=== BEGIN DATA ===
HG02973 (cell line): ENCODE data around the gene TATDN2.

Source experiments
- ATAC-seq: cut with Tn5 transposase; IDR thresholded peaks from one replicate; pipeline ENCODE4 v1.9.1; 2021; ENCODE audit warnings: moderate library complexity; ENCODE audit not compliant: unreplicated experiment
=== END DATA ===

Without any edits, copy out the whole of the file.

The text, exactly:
HG02973 (cell line): ENCODE data around the gene TATDN2.

Source experiments
- ATAC-seq: cut with Tn5 transposase; IDR thresholded peaks from one replicate; pipeline ENCODE4 v1.9.1; 2021; ENCODE audit warnings: moderate library complexity; ENCODE audit not compliant: unreplicated experiment